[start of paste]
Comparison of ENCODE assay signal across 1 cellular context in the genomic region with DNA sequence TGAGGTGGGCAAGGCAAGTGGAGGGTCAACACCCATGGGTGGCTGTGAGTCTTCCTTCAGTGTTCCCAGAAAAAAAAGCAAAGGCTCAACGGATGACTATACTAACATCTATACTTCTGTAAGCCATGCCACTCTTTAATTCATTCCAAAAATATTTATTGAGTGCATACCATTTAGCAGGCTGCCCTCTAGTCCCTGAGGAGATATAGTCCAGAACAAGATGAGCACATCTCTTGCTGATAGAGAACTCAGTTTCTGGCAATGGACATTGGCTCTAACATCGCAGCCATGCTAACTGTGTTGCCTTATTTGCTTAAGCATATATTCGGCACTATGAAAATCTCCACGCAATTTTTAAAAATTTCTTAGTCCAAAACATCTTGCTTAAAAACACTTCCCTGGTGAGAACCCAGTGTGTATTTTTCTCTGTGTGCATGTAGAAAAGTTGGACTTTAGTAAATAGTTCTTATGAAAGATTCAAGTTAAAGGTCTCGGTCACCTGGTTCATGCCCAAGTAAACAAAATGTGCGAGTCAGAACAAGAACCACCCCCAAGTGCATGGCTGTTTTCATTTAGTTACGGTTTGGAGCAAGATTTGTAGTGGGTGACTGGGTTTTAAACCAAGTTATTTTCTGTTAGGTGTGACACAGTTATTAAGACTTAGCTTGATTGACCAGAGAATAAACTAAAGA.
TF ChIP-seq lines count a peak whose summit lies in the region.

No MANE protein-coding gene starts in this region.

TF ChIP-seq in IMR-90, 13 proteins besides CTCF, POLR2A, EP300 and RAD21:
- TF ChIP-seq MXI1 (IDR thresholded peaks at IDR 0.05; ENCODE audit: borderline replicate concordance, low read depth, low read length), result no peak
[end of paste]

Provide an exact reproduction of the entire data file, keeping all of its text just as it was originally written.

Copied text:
Comparison of ENCODE assay signal across 1 cellular context in the genomic region with DNA sequence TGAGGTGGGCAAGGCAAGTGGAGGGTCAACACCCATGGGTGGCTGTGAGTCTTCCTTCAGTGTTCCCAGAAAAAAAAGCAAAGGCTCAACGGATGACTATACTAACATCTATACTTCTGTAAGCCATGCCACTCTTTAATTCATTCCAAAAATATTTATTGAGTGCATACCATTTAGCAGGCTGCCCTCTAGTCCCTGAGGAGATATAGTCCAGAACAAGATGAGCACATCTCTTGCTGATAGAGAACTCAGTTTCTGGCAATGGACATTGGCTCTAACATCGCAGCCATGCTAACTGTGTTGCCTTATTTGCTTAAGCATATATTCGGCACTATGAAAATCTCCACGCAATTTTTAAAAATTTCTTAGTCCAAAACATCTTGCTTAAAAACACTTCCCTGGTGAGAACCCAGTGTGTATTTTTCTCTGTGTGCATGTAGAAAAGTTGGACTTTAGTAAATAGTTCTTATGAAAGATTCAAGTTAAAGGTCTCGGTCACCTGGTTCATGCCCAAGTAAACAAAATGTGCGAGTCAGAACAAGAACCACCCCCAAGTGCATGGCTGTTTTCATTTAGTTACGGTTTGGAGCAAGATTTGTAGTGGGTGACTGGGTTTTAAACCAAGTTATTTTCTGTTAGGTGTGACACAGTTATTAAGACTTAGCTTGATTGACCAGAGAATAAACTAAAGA.
TF ChIP-seq lines count a peak whose summit lies in the region.

No MANE protein-coding gene starts in this region.

TF ChIP-seq in IMR-90, 13 proteins besides CTCF, POLR2A, EP300 and RAD21:
- TF ChIP-seq MXI1 (IDR thresholded peaks at IDR 0.05; ENCODE audit: borderline replicate concordance, low read depth, low read length), result no peak